My Take
PUBLISHED : Friday, 02 May, 2014, 3:49am
UPDATED : Friday, 02 May, 2014, 5:08am

Japanese psyche reflected in monsters

BIO

Alex Lo is a senior writer at the South China Morning Post. He writes editorials and the daily “My Take” column on page 2. He also edits the weekly science and technology page in Sunday Morning Post.
 

In his masterpiece Embracing Defeat, US historian John Dower gives a panoramic view of post-war Japan, from the books and movies ordinary people read and watch to high policy conflicts between Tokyo and Washington. Yet, in hundreds of pages, there is not a single mention of Godzilla, the influential 1954 classic about the giant reptile that came to embody the Japanese mistrust of science, fear of nuclear annihilation and anti-Americanism.

No, I am not talking about the latest Hollywood 3-D version which has the reptile's diehard fans in Japan up in arms because it has grown too fat.

The 60th-anniversary digital restoration of Godzilla: The Japanese Original has just been released. The original is as much about the wounded Japanese psyche as it's about the country's love-hate relationship with its American conqueror-cum-liberator. It is like Mary Shelley's Frankenstein and Bram Stoker's Dracula. They arose out of primal fear but have early on been turned into kitschy remakes, their real psychic disturbance neutered by commercialism.

The movie's original Japanese viewers in 1954 would have instantly recognised the references of Godzilla's radioactive fire-breathing, its awakening from the deep sea by a nuclear weapon test and its merciless destruction of Tokyo. Earlier that year, the news was full of reports about a Japanese crew that was exposed to massive radiation after their fishing boat strayed into a US nuclear bomb-testing zone off the Bikini Atoll. Memories of the fire-bombing of Tokyo by the Americans, as well as of Hiroshima and Nagasaki, were still fresh in audiences' minds. The movie's special effects director cut his teeth by building war-planning models for the Japanese military during the second world war.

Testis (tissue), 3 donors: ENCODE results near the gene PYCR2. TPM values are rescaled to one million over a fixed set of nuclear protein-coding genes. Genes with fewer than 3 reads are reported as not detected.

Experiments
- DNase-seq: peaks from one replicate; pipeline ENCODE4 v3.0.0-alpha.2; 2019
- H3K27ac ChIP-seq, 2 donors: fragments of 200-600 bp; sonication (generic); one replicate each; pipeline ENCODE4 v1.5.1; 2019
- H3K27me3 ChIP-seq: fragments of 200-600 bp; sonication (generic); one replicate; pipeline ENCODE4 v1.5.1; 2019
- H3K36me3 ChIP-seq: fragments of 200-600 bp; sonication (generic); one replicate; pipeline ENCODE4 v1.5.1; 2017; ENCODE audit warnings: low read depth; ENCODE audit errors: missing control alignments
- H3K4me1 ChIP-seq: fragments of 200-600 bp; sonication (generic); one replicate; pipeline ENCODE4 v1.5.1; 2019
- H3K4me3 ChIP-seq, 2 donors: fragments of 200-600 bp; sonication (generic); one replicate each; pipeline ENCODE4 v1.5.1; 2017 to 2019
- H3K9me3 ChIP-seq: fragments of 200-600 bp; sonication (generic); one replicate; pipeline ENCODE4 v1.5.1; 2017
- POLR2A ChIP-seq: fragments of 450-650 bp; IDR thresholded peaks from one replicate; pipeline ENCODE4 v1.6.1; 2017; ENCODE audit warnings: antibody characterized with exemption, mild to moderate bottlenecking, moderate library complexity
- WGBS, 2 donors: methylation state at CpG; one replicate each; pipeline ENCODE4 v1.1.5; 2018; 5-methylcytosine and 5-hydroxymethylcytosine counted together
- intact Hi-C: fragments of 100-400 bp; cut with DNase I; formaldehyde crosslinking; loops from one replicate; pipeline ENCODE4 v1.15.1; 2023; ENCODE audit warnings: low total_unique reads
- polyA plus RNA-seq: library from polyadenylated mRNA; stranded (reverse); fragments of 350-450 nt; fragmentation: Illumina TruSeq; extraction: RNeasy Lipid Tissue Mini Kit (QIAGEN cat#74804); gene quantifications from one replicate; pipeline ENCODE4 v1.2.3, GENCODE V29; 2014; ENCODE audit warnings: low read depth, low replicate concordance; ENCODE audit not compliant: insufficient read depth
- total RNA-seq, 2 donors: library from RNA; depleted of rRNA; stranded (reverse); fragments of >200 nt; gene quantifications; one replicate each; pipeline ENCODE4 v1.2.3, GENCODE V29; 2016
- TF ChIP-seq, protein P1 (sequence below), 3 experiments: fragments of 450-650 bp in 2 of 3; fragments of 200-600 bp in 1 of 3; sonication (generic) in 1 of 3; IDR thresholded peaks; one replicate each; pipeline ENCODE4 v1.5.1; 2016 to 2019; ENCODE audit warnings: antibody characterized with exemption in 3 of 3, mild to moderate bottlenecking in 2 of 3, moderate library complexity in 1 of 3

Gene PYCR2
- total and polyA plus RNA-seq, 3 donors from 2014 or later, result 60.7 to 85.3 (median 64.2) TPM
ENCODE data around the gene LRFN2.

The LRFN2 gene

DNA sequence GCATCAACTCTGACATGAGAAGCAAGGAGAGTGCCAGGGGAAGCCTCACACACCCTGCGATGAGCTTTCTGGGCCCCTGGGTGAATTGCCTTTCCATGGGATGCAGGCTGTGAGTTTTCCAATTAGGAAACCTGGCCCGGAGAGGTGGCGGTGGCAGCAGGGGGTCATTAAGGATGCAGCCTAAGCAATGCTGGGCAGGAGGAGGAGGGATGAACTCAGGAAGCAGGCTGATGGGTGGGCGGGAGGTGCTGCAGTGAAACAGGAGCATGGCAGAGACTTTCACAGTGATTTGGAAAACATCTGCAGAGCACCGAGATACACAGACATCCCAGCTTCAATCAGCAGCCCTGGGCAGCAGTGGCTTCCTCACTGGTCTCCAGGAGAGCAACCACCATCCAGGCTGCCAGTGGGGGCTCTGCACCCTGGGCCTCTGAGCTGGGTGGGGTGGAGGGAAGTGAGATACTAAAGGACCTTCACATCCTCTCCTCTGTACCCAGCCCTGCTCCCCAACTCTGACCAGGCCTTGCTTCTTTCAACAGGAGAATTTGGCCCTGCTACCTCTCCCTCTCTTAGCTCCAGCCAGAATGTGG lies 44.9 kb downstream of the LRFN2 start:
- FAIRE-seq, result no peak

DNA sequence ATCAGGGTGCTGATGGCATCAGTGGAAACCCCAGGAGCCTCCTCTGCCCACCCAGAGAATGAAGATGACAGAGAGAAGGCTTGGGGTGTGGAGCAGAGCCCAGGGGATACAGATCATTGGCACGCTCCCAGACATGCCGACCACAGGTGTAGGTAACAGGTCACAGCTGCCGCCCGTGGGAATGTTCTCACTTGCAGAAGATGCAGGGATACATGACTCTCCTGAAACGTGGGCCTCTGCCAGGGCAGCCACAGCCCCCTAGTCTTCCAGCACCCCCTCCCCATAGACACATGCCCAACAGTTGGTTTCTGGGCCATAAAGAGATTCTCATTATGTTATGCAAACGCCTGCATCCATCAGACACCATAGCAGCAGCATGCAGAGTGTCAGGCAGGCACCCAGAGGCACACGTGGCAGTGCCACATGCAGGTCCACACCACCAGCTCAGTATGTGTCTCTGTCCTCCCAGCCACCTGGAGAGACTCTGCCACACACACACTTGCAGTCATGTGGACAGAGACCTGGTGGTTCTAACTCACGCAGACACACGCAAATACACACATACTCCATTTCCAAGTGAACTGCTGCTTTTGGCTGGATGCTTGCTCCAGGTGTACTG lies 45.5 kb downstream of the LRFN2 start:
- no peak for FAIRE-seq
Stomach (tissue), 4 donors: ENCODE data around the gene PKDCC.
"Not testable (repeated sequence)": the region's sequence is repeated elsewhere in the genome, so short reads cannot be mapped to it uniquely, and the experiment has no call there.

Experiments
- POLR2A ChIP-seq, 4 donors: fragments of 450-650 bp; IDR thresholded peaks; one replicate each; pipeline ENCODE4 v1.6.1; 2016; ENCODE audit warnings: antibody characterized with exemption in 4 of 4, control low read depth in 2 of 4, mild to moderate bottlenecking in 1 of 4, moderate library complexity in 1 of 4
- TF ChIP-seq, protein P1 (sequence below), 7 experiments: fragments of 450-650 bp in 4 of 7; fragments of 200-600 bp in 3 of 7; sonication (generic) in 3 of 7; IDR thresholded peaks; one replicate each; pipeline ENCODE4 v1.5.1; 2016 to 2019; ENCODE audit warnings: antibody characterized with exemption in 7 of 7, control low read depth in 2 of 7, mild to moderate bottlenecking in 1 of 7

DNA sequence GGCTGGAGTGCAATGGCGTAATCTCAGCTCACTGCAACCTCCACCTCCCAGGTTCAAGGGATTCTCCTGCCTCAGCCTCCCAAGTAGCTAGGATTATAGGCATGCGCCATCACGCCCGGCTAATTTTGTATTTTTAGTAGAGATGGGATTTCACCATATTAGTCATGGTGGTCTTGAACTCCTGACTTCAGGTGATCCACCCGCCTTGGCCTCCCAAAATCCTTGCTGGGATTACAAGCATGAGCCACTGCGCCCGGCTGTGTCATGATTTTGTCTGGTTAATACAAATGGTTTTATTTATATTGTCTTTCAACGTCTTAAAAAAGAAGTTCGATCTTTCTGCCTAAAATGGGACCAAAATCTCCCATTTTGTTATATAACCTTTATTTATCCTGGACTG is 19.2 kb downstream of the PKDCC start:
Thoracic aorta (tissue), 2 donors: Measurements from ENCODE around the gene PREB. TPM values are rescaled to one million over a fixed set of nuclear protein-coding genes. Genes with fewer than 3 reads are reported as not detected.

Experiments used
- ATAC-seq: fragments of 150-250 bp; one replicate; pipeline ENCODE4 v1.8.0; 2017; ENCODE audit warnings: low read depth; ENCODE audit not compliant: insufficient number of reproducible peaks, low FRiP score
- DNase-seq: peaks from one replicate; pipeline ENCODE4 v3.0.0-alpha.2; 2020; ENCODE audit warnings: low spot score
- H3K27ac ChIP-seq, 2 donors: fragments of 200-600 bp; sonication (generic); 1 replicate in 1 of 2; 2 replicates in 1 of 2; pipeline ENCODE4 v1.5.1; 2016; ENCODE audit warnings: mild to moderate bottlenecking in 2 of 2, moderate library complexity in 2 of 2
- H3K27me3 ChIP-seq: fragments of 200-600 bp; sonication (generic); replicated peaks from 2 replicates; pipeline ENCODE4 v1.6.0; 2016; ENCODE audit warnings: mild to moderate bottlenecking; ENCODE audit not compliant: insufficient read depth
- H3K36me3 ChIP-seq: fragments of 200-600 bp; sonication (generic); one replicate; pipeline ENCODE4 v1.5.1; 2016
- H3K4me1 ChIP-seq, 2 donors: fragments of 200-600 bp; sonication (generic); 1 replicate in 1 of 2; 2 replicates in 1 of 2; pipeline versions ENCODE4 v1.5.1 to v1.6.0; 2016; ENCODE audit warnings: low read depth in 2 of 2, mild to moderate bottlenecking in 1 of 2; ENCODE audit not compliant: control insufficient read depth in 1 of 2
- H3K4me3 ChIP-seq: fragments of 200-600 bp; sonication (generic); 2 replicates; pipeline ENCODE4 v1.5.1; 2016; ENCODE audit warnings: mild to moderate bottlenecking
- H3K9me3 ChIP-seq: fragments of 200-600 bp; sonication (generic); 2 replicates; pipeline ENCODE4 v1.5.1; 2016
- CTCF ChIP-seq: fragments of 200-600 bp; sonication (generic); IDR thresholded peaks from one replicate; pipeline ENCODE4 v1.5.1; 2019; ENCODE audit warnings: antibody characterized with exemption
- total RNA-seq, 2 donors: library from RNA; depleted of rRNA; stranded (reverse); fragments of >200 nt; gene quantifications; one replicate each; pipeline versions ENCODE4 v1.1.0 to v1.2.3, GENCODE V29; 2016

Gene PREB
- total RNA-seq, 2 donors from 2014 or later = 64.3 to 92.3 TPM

The movie was bought by American distributors who promptly removed all the anti-American and nuclear-war references, and inserted a dodgy American character to make it more "audience-friendly" during the McCarthy era.

With the rise of China and the fear it provokes in Japan, you wonder if a comparable monster or apparition will appear from the collective artistic unconscious of the Japanese.

After Godzilla, what Chinese monster awaits the Japanese?

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